In August 2018, the firm plans to launch the third version of the app. Some features will be radically upgraded. These include the “project information” feature, which has details of properties that are being marketed.

The new version offers greater interactivity. For example, selecting a specific floor plan calls up a list of all the blocks and floors in that project with such units. If a specific unit is selected, its location is instantly indicated on a map of the entire project.

The app also makes it easy to share such information with clients via platforms such as WhatsApp.

In addition, the app will boast an upgraded financial calculator, used by agents to help clients work out their financial options.

The current version was developed in-house, whereas the new version was created in partnership with a bank.

Agents will also find it more convenient to post listings. The current app only allows them to post to OrangeTee & Tie’s own portal, but soon they will be able to post on a range of listing portals from within the app, thanks to tie-ups with these third-party websites.

Brand new features include an online valuation service – also developed in partnership with a bank – and a library of electronic direct mailers, giving instant access to these notices which agents can post on social media or send out to clients.

This follows the launch of a personalised electronic direct mailer tool in 2018, which makes it easy to create such marketing materials. Agents no longer need to use graphics editing software to insert their own photograph and contact details into a template.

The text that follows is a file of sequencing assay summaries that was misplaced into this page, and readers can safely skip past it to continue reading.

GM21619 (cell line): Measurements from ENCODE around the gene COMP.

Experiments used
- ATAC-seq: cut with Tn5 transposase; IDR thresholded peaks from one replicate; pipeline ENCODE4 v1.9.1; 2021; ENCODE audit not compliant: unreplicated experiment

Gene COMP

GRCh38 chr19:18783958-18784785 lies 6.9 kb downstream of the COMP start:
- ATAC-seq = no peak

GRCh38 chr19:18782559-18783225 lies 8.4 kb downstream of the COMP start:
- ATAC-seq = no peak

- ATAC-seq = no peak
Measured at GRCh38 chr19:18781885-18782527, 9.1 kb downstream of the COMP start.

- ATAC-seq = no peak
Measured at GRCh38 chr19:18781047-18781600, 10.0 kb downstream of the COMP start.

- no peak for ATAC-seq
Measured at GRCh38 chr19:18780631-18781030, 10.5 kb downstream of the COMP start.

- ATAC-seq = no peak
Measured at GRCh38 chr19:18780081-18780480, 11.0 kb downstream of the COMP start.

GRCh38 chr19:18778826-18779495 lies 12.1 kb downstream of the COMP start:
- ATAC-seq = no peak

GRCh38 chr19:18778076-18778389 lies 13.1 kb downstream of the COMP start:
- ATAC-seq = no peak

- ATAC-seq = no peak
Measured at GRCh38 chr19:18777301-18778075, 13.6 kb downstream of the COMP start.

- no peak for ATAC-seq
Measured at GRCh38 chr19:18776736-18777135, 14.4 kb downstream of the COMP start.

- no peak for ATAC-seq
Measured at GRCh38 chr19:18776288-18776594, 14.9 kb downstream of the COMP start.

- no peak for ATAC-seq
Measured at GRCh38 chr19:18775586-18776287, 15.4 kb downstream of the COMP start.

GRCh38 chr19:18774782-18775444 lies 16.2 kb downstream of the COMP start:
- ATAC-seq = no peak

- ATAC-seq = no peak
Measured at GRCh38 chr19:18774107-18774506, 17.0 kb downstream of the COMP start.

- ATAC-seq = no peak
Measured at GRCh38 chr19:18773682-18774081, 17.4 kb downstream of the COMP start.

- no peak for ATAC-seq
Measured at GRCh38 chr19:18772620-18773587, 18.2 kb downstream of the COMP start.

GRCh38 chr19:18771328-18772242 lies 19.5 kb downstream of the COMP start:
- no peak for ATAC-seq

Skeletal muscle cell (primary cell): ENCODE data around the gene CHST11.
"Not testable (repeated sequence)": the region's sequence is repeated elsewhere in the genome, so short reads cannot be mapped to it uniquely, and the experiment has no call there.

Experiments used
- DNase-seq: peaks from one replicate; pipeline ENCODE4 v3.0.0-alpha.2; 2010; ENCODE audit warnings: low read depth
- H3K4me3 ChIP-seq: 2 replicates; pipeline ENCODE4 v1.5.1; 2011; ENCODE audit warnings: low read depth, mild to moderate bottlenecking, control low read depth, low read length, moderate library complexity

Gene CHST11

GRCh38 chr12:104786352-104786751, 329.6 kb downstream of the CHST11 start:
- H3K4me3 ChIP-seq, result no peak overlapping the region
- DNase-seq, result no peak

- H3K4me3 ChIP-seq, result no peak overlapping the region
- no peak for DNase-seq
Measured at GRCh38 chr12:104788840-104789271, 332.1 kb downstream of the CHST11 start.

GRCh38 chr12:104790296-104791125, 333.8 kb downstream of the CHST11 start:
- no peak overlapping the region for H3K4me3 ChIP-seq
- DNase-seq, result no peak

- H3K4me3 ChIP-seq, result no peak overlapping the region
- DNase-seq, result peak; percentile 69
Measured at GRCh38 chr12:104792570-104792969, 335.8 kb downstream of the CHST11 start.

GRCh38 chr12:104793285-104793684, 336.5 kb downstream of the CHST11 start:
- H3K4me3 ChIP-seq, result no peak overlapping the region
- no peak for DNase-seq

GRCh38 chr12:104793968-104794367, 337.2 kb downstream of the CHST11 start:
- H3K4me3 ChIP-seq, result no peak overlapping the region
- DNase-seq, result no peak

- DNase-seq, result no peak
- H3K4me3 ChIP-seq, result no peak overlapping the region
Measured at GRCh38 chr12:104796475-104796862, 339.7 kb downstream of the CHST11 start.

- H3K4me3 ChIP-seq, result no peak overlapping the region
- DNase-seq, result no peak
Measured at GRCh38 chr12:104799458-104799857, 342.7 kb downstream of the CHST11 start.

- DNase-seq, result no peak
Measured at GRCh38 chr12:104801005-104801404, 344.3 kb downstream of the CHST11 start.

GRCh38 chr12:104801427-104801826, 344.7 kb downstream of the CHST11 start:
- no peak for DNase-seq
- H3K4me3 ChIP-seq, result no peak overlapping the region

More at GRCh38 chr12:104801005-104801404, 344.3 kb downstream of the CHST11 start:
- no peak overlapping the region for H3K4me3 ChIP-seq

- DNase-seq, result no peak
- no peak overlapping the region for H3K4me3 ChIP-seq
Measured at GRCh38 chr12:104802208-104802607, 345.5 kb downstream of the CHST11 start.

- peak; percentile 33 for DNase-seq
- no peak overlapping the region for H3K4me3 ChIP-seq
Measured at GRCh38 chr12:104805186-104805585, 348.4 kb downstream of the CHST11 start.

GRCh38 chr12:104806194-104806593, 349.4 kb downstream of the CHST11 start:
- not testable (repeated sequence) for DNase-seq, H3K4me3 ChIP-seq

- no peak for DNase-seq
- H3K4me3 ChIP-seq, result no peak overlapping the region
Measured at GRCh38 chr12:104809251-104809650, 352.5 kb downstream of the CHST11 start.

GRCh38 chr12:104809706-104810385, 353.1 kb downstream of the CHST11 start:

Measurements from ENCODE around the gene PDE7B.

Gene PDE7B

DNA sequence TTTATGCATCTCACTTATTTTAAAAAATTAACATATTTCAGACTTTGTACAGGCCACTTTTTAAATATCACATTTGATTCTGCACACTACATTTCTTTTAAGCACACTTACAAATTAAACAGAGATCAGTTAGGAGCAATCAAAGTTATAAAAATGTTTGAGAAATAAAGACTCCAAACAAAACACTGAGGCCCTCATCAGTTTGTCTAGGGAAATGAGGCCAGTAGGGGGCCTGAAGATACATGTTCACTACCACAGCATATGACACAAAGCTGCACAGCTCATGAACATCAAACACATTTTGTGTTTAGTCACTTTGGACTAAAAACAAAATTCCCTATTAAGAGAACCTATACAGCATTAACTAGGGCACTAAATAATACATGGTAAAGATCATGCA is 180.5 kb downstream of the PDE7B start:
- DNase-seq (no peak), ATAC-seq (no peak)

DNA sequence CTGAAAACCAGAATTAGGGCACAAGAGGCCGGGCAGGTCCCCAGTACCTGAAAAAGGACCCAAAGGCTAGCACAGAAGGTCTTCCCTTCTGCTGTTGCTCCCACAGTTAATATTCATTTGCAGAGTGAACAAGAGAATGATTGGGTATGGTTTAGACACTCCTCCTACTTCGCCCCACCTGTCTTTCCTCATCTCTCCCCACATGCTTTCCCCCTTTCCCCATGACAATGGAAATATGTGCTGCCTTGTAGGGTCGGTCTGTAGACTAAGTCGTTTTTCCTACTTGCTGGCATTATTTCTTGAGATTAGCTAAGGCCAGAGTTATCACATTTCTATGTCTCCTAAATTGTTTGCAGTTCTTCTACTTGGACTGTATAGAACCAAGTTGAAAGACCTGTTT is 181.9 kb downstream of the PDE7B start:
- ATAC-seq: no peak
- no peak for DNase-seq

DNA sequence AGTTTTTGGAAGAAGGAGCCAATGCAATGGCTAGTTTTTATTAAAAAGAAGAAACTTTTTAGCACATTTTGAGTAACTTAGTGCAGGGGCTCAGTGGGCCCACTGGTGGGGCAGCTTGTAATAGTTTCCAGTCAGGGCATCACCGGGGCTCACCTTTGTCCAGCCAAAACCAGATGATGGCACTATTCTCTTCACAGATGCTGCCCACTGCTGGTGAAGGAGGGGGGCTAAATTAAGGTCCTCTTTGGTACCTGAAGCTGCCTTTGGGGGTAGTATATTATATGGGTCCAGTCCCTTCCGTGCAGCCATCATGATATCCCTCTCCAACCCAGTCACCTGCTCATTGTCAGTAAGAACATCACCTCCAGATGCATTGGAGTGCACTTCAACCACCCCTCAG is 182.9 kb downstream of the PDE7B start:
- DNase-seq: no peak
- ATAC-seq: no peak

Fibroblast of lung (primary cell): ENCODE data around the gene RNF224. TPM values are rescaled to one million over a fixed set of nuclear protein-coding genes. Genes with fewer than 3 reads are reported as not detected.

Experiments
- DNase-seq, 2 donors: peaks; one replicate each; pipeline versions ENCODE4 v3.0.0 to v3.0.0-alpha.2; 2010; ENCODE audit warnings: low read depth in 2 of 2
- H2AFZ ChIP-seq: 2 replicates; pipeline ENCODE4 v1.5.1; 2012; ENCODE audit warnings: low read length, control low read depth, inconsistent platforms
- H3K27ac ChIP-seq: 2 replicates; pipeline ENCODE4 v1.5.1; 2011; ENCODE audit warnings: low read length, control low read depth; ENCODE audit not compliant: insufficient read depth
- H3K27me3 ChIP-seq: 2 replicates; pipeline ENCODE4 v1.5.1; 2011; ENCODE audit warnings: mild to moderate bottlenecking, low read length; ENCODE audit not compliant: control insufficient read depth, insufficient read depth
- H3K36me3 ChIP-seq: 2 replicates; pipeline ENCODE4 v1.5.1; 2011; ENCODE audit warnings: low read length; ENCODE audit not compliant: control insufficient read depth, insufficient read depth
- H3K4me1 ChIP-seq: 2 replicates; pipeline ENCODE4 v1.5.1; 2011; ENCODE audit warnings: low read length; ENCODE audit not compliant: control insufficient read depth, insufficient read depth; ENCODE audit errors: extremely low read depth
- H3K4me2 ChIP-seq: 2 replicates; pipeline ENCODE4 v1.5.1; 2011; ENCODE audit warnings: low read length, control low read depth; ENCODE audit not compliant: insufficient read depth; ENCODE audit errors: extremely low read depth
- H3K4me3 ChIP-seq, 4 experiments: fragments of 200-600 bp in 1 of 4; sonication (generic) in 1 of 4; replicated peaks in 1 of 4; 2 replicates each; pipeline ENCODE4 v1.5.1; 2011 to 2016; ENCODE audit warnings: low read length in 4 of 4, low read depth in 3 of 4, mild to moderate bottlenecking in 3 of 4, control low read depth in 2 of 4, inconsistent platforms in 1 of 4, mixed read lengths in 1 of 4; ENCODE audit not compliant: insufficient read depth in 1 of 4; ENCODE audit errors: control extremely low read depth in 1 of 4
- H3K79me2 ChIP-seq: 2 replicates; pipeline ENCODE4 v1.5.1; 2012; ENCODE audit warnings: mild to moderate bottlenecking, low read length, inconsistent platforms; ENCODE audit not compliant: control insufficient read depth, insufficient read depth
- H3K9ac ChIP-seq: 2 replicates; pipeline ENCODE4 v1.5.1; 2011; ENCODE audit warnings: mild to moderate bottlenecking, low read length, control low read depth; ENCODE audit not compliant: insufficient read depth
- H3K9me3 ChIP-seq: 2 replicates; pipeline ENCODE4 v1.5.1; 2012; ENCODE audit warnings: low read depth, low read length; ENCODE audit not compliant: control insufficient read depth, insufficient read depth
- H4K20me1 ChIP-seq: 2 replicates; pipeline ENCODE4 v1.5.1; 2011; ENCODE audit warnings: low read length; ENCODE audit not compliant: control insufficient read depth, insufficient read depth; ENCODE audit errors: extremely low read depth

After its launch in August 2018, the revamped app will continue to be updated, with plans to add new features such as research resources and data analytics later in the year.


OrangeTee & Tie aims to stay sensitive to the latest trends. In 2016, for instance, it introduced a rating platform that lets clients rate and comment on agents’ service quality. This was inspired by the growing importance of customer reviews on hotel and accommodation portals, says Mr Tan. “People rely on reviews to make decisions.”

The idea was thus to build trust with customers via technology: “They must trust the agent before they can engage (him or her),” says Mr Tan.

“We want to make sure that customers can make informed decisions.” The ratings system also motivates agents to provide better service, he adds.

Not all innovations have to be developed in-house. Earlier in 2018, OrangeTee & Tie piloted the use of a chatbot in marketing a new condominium called The Tapestry, making use of Facebook Messenger’s chatbot option.

Traditionally, interested buyers would go to a project’s website to search for information.

In the case of The Tapestry, they could instead ask the chatbot questions – from “May I have the floor plan please?” to “Can I make an appointment to view the showroom?” – and receive immediate answers.

Once contacted, the chatbot would provide an agent’s contact details, and maintain engagement with the customer over time by giving updates about the project.

Partnerships and collaborations are other ways in which OrangeTee & Tie moves forward.

In March 2018, the agency worked with a bank to introduce e-invoices and e-payments. Take-up was swift, with about 80 per cent of payments – including agents’ commissions – now made online.